Ilford HP5+, 15 November 2009


Yes, that’s right…I finally shot Ilford’s HP5+ at it’s ISO rated speed! [1] As I’ve previously mentioned in various posts regarding Exposure Indexing, my earliest experience with HP5+ was actually as a “pushed” [2] film; Ilford’s literature indicates that HP5+ is specifically formulated to respond well to push processing, and my own experience has confirmed that. In fact, I’ve shot HP5+ at EI 800, 1600, and 3200, but only now have I shot it at it’s officially rated speed.


Photo Information:

Camera: Canon AE-1 Program
Lens: Canon 50mm f/1.4 FD
Film: Ilford HP5+ ISO 400 (35mm)
Metering: TTL

The subject of this photo is an in-progress stone knee wall / planter “box” in the backyard of a house in Chicago, on which my roommate worked (hence, my access to the location while it was under construction). [3][4]

As you can see from the photo, the film grain is much more noticeable than it would otherwise be in a slower film – as one should expect from a faster film. Personally, I’m not overly fond of grainy images (which is why I typically shoot with slow film), but that said, having seen digital approximations of the same, I find that I much prefer the original to it’s digital incarnation. [5] In this case, the grain isn’t so noticeable in the rough texture of the stones, but it is quite obvious in the out-of-focus background. I find this a little distracting, but the effect isn’t horrible, either. Though I will probably continue to use slower film on a regular basis, I certainly wouldn’t mind using this stuff, too.



[1]: Intersting note: Ilford’s own literature does not identify the rated speed as part of the film’s name (which is listed simply as HP5+) – unlike the two Fuji E-6 films I’ve recently posted, both of which incorporate the film speed into the name (e.g. Fuji Velvia 100F – the film’s rated speed is ISO 100). It’s like the folks at Ilford expected photographers to shoot it at speeds other than its rated speed…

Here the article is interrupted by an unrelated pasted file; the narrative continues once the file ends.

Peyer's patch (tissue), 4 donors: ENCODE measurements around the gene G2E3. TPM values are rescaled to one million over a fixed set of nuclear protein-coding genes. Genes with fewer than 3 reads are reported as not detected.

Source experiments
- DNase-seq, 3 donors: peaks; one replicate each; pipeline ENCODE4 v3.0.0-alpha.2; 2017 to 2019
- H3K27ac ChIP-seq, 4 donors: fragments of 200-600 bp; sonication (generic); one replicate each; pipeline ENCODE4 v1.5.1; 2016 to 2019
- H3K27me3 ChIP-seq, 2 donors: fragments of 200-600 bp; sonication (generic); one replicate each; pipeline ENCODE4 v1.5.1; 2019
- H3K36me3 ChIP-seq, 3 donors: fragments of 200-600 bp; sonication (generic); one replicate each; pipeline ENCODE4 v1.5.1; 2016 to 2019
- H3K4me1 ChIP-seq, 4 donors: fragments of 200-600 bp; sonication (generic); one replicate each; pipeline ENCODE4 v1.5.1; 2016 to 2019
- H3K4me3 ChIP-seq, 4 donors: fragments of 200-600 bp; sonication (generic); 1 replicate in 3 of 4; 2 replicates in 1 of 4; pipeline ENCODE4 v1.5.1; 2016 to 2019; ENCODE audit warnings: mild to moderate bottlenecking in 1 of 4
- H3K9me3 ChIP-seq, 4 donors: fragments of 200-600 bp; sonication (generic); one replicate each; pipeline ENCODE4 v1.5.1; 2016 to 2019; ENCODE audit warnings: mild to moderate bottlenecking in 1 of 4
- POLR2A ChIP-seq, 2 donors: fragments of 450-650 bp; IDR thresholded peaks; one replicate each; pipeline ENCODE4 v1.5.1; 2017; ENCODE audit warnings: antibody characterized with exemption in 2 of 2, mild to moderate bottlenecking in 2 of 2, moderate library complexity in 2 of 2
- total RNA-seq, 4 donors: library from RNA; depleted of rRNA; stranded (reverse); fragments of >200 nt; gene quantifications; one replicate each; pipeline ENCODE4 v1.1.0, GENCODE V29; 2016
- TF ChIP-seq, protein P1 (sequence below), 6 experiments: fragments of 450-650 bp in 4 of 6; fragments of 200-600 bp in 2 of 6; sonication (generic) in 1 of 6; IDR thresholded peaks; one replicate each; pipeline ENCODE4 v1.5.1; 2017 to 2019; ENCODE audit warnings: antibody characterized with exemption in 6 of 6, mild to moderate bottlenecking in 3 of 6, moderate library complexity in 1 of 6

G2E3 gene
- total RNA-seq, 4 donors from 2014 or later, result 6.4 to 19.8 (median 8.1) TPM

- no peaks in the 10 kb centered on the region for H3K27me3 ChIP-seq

[2]: In case you’ve forgotten (or haven’t read those other posts), “pushed” film has been shot at a faster speed than its official rating, i.e. shooting ISO 400 film at EI 1600. Because you’re manipulating the exposure of the film itself, there are processing implications inherent in pushing or pulling (shooting at a slower speed than its official rating) any film. Additionally, some films are better at being manipulated in such a manner, while others do not respond as well; there are also processing chemicals that are specifically formulated for pushing and pulling film.

[3]: In deference to the owners’ privacy, I’m not going to list the location of the project, other than to say that it’s in Chicago – yeah, go ahead and try to find it based on the limited visual information in the photo, and the size of Chicago itself. I challenge you.

[4]: I will say, however, that the project was designed by Hudson Home Inc., a design-build firm that specializes in custom single-family residential design. I could say more, but if you’re interested in their work, check out their website.

[5]: Ironically, film manufacturers went to great lengths to minimize the appearance of film grain, even in their higher-ISO products, while digital camera manufacturers seem to be obsessed with providing “realistic” film grain in their products. This is readily apparent in the marketing for these products; go ahead and check if you don’t believe me. I’m amused by the contrast, anyways.


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